Aid organisation CARE International today issued a new report highlighting the top ten most underreported humanitarian crises of 2016.
The report, Suffering in Silence, features food crises in Eritrea, Madagascar, North Korea and Papua New Guinea; conflicts in Burundi, Lake Chad Basin, Democratic Republic of Congo, Central African Republic, Sudan and last year’s monsoon floods in Bangladesh.
This UN Strategic Framework (UNSF) sets out the agreed priorities for the UN's country-level work in the Democratic People's Republic of Korea (DPRK) over the five year period 2017-2021. It replaces the previous framework, which covered the period 2011-2016. It has been agreed and co-signed by both the Government and the UN's Country Team, led by the Resident Coordinator. All parties have committed to implementing the provisions of the Strategic Framework in good faith.
As we at Lutheran World Relief anticipate the tremendous humanitarian challenges we might face in the coming year, a quote from Desmond Tutu comes to mind: “Hope is being able to see that there is light despite all the darkness.”
El Niño conditions persisting during the 2015/16 planting season have caused the worst drought in 35 years in Southern Africa, resulting in a second consecutive failed harvest. This has created severe food shortages and compounded existing vulnerabilities. Since July 2016, Namibia and Botswana have declared national drought emergencies, in addition to the declarations made earlier by Lesotho, Malawi, Swaziland and Zimbabwe. Madagascar issued a letter of solidarity with the SADC Appeal, and Mozambique has maintained a red alert in affected areas.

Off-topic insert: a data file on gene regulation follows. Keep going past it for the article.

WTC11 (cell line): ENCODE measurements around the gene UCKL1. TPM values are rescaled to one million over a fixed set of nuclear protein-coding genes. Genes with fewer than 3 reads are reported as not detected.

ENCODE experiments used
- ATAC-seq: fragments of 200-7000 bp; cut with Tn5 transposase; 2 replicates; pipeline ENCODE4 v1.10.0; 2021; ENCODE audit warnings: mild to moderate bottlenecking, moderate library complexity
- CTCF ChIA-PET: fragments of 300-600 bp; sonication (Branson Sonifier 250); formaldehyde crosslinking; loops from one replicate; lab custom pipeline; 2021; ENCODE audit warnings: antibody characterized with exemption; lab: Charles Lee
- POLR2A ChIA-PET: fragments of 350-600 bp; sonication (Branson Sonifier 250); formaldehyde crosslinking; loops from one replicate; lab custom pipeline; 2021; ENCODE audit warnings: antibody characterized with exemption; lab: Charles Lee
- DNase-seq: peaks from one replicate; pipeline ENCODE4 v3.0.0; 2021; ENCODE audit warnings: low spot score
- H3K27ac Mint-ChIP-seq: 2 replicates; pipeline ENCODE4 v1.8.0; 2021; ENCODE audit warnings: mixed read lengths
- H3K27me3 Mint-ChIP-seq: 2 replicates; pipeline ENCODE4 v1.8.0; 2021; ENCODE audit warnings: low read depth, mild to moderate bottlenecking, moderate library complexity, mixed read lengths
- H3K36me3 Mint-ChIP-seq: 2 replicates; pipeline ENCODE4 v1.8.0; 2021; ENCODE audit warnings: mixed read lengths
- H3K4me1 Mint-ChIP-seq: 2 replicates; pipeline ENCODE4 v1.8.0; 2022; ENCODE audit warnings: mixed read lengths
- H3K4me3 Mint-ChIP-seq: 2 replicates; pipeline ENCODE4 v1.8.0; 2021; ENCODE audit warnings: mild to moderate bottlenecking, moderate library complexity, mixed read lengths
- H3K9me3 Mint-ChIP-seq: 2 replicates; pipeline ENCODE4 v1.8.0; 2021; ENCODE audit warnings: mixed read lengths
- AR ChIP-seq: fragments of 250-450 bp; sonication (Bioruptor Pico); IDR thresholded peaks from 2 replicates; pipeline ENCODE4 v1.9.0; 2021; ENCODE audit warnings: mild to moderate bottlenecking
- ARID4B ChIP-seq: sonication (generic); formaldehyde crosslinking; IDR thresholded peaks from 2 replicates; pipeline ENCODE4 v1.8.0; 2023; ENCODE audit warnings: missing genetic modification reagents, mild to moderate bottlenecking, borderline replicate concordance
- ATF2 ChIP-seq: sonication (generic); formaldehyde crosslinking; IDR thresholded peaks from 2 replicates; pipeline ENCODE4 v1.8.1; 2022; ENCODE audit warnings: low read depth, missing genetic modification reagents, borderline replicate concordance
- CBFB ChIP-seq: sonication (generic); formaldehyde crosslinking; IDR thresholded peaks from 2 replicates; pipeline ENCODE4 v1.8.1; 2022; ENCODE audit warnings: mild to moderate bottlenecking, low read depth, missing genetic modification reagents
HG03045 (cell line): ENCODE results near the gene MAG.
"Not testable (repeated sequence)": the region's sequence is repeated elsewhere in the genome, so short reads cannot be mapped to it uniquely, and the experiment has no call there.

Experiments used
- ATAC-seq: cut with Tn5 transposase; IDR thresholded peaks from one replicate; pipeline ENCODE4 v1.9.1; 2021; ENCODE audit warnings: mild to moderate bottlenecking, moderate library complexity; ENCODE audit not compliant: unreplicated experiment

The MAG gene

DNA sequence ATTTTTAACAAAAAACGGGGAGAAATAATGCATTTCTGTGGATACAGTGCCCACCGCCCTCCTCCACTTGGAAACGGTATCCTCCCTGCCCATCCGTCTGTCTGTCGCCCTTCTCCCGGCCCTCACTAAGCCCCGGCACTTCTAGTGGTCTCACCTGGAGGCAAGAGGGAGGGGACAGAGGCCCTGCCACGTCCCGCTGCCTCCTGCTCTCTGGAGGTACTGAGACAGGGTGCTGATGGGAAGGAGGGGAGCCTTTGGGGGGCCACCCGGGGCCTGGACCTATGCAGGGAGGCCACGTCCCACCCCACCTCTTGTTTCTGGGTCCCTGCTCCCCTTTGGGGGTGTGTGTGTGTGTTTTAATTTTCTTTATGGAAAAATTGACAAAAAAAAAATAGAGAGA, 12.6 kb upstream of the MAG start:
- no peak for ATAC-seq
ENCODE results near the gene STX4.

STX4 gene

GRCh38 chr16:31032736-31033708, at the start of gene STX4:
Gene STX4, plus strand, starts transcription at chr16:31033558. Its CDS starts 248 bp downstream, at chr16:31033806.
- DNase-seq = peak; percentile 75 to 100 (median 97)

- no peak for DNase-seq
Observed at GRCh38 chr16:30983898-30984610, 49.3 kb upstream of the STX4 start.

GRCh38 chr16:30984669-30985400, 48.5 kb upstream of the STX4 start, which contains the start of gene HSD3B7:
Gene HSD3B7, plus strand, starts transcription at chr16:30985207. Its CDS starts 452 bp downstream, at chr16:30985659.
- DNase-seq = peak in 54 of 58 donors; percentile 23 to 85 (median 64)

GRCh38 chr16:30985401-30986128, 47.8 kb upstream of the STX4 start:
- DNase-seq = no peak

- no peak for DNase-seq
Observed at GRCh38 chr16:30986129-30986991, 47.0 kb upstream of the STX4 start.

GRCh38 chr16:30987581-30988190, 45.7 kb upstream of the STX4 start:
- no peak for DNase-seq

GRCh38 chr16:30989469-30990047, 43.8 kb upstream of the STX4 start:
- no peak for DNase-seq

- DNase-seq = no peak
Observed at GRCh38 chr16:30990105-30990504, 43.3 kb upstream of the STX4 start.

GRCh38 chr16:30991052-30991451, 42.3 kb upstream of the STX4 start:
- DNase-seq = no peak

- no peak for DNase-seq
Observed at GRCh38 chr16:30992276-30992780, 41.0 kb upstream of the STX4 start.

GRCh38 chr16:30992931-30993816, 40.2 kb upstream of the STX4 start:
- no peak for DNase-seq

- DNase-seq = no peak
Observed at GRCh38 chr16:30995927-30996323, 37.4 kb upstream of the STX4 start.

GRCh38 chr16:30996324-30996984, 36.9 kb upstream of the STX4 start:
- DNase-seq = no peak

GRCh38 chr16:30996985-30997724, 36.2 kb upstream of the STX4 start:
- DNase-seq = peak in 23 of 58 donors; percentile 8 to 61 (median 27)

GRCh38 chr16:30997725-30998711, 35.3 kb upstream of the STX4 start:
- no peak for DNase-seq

Joint media release
Minister for Foreign Affairs, the Hon Julie Bishop MP
Minister for International Development and the Pacific, Senator the Hon Concetta Fierravanti-Wells
6 December 2016
From 6th to 8th December we will travel to Solomon Islands, Samoa and Vanuatu, accompanied by Labor Senators and portfolio counterparts, the Hon Penny Wong and Claire Moore to emphasise Australia's bipartisan commitment to stability and economic growth in the Pacific.
60 million people are facing a food crisis but the public has not heard about it. This is roughly the same as the number of refugees in the world, and is also a global phenomenon. But the crisis has not made the headlines because it was a slow, creeping disaster.
The 2015/16 ‘super El Niño’, combined with climate change, brought severe droughts and flooding to people in the Horn of Africa, Southern Africa, Central America, Asia, the Caribbean and the Pacific. 31.1m people are currently food insecure in the Horn of Africa.
A natural disaster is 30 times more likely to occur in the Pacific Islands than in the U.S. The pressing issues include the region’s vulnerability to disasters and the impacts of climate change. Even small disasters can overwhelm small-island economies like the Federated States of Micronesia (FSM). Many communities in FSM are being displaced due to rising sea levels. The Pacific is also dealing poverty issues, urbanization and population growth.
The MIMU 3W gathers inputs from participating agencies on Who is doing What, Where, across Myanmar. It is currently conducted every 6 months.